• 1959–1965 – Mal Pascoe
  • 1966–1968 – John Watts
  • 1969–1970 – Burnie Payne
  • 1971–1972 – Dennis Munari
  • 1972–1973 – Alan Appleton
  • 1974 – Trevor Leo
  • 1975–1976 – David Harris
  • 1977 – Barry Grinter
  • 1978–1979 – Mal Pascoe
  • 1980–1981 – Paul Sproule
  • 1982–1983 – Bruce Greenhill
  • 1984–1985 – Scott Wade
  • 1986–1987 – Peter Hudson
  • 1988–1992 – Mark Browning
  • 1993 – Greg Lane
  • 1993–1996 – Wayne Petterd
  • 1996–1997 – Gary Williamson
  • 1998 – Ray O'Rourke
  • 1999–2002 – Steve Gillbee
  • 2003–2004 – Michael McGregor
  • 2005–2006 – Ian Wilson
  • 2006–2007 – Andrew Lamprill
  • 2008–2009 – Todd Lewis
  • 2009–2011 – Graham Fox
  • 2012–2013 – Anthony McConnon
  • 2014–2016 – Steven Woods
  • 2017–Present – Mark Beck

Senior Best and Fairest Winners[edit]

  • 1945 – Noel Atkins
  • 1946 – Harold Bailey
  • 1947 – Jack Sullivan
  • 1948 – Bob Verrier
  • 1949 – Alan Hughes
  • 1950 – Alan Hughes
  • 1951 – Alan Hughes
  • 1952 – Paddy Williams
  • 1953 – Leon Synott
  • 1954 – Terry Risely
  • 1955 – John Golding
  • 1956 – Kevin Free
  • 1957 – Trevor Leo
  • 1958 – Ray Hill
  • 1959 – Dennis Powell
  • 1960 – Trevor Leo
  • 1961 – Dennis Powell
  • 1962 – Dennis Powell
  • 1963 – Burnie Payne
  • 1964 – David Sullivan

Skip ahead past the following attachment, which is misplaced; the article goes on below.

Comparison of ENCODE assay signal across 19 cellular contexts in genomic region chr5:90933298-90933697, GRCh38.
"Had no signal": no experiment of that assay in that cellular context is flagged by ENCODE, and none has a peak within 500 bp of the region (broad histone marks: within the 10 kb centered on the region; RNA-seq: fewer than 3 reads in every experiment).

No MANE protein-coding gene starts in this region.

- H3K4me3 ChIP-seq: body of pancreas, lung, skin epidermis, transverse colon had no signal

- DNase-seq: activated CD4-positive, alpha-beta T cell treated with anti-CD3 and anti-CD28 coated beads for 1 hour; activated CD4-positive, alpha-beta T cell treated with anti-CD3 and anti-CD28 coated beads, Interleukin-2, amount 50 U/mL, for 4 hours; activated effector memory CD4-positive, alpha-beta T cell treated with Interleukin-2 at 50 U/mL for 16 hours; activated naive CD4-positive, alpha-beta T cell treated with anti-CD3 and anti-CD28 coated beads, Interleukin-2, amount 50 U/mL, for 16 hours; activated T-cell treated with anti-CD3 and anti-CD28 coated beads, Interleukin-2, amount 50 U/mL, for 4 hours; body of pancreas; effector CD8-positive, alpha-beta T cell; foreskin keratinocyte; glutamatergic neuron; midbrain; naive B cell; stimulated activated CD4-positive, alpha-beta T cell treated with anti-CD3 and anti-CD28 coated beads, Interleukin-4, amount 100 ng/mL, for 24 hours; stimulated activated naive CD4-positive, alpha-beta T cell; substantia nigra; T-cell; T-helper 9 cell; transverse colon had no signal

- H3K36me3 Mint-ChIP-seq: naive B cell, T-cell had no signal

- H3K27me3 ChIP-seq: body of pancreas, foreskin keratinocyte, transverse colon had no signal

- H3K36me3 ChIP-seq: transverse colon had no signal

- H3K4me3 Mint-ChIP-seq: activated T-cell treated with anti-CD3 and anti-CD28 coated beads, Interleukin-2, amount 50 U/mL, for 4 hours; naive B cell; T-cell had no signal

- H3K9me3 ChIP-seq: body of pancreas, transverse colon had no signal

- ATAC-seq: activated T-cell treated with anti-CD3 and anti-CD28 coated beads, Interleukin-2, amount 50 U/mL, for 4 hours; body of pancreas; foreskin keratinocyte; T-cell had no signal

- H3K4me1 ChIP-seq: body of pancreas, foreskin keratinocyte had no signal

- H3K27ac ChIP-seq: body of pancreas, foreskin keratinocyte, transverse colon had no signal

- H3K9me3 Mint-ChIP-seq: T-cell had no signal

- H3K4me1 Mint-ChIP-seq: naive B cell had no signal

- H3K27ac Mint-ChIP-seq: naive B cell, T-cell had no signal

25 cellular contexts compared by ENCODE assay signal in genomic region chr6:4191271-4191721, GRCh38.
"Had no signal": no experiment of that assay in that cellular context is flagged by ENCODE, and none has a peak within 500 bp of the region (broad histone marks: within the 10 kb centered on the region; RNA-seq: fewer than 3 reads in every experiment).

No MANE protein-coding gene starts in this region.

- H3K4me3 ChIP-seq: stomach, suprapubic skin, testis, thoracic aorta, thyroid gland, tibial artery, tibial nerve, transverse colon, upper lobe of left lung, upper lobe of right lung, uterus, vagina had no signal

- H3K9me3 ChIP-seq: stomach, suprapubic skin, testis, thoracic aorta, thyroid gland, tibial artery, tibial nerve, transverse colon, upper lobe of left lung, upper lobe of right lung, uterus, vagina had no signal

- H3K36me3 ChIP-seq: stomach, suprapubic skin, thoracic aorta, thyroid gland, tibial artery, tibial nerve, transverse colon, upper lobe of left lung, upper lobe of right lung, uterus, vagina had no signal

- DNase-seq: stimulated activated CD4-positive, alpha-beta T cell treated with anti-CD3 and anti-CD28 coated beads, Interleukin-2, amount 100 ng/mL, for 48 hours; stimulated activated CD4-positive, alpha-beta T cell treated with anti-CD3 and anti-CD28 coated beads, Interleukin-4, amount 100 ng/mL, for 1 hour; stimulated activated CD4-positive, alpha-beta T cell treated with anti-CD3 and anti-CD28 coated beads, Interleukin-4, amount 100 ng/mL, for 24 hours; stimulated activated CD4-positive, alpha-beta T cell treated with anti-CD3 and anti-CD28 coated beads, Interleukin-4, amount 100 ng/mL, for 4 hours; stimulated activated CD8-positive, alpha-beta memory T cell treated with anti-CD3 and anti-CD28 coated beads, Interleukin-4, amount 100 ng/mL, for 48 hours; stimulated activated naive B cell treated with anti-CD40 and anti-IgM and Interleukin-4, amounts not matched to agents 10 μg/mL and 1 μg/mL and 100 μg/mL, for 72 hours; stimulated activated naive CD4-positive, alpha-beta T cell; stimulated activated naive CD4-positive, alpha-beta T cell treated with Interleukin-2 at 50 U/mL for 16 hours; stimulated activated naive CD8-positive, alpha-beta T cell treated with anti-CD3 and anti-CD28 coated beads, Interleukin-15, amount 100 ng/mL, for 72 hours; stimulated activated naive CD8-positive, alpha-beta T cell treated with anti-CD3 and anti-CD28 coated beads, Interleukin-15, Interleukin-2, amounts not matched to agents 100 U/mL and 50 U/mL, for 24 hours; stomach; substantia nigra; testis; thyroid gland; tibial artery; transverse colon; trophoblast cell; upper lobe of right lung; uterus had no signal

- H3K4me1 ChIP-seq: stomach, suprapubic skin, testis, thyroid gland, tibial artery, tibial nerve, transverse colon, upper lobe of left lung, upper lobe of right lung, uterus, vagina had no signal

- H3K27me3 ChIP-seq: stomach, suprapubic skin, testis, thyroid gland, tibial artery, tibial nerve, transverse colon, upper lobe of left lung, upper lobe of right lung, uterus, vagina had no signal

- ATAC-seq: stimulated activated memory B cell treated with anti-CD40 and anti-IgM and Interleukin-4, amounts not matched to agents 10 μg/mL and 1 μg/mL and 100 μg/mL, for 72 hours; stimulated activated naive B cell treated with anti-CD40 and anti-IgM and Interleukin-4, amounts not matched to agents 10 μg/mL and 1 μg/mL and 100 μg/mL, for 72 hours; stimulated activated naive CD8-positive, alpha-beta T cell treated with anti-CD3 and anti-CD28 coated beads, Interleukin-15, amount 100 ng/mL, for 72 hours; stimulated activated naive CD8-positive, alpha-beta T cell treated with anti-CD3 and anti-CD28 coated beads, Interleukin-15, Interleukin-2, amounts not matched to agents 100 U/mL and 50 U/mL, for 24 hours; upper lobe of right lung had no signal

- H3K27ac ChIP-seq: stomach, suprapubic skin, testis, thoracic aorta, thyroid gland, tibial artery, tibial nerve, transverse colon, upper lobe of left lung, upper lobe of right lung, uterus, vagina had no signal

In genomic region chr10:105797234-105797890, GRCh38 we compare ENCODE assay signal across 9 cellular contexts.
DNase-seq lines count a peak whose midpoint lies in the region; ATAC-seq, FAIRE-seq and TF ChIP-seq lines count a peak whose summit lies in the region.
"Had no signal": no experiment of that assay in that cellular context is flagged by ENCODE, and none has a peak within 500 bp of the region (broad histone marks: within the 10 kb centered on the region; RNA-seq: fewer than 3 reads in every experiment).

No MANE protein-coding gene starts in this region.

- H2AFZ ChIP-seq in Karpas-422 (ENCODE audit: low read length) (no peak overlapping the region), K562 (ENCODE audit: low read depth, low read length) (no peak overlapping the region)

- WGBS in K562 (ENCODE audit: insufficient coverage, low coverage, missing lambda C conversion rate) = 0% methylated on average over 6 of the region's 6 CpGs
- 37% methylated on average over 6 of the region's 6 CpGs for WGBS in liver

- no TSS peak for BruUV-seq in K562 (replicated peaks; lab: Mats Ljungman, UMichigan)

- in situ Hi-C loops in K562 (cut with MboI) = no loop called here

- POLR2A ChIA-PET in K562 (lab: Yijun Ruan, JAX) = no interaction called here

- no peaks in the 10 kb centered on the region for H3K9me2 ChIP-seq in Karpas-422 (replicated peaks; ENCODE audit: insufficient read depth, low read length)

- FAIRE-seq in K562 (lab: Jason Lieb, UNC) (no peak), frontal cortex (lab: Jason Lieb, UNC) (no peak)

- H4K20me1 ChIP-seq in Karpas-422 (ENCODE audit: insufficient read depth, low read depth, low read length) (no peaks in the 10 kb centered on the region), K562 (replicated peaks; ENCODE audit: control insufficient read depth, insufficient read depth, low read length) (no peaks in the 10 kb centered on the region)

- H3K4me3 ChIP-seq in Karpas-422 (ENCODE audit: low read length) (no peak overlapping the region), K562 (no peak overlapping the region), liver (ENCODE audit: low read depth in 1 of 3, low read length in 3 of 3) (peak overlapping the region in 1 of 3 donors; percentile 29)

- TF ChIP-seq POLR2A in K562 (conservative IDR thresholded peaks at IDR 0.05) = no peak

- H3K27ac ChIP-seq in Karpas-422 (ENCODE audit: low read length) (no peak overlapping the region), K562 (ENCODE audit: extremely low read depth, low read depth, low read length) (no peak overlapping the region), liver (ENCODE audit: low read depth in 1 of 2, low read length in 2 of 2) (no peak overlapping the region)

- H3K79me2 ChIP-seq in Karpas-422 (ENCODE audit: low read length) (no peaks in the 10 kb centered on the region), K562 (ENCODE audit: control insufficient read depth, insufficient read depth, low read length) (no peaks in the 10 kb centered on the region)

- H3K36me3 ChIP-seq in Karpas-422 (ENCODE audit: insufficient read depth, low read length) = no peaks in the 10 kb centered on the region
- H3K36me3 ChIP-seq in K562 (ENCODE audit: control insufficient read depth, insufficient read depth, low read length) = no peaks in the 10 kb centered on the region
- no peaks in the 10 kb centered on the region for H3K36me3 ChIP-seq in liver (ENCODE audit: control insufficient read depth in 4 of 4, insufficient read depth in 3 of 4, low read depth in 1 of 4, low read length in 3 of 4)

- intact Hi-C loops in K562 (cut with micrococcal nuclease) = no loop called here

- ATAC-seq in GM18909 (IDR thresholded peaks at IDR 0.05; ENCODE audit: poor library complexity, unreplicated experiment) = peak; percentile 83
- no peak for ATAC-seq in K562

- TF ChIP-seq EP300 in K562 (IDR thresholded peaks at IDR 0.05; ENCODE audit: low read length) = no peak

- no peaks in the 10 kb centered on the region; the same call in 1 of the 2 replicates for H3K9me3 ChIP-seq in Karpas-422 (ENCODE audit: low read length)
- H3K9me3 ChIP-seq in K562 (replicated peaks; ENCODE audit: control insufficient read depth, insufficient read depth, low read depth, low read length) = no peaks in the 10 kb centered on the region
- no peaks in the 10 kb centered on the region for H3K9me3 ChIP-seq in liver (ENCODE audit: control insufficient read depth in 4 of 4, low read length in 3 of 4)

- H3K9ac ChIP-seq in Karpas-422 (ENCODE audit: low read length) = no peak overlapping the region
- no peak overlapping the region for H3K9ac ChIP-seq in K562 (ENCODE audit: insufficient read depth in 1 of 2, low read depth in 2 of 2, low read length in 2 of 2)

• 1965 – Dennis Powell
  • 1966 – Dennis Powell
  • 1967 – Dennis Powell
  • 1968 – Noel Mewett
  • 1969 – D.K "Kerry" Wilson
  • 1970 – Glenn Burrill
  • 1971 – Malcolm Bugg
  • 1972 – Robbie Claridge
  • 1973 – Malcolm Bugg
  • 1974 – John Emin
  • 1975 – Michael Krause
  • 1976 – Ross Wright
  • 1977 – Kelvin Anderson
  • 1978 – Murray Dickson
  • 1979 – Warren Cripps
  • 1980 – Scott Wade
  • 1981 – Wayne Petterd, Chris Fagan and Kelvin Anderson
  • 1982 – Tony Marchant
  • 1983 – Greg Thirgood
  • 1984 – Scott Wade
  • 1985 – Scott Wade
  • 1986 – Craig Hoyer
  • 1987 – Craig Hoyer
  • 1988 – Mark Browning
  • 1989 – Jamie Shanahan
  • 1990 – Geoff Keogh
  • 1991 – Geoff Keogh
  • 1992 – Peter Baldwin
  • 1993 – Brenton Tapp
  • 1994 – Rob Veale
  • 1995 – Steven Gillbee
  • 1996 – Steven Gillbee
  • 1997 – Martin Free
  • 1998 – Justin Harvey
  • 1999 – Stephen Willis
  • 2000 – Brent Quinn and Michael Graves
  • 2001 – Mark Knott
  • 2002 – Craig Haremza
  • 2003 – Matthew Harvey
  • 2004 – Shawn Sartori
  • 2005 – Jamie DiIenno
  • 2006 – Scott Dickson
  • 2007 – Michael Cassidy
  • 2008 – Trent Harvey
  • 2009 – Blair Kean
  • 2010 – Andrew Lemm
  • 2011 – Todd Willing
  • 2012 – Tarquin Netherway
  • 2013 – Jamie DiIenno
  • 2014 – Tim Dennis
  • 2015 – Luke Sullivan
  • 2016 – Tim Langdale

Notes[edit]

External links[edit]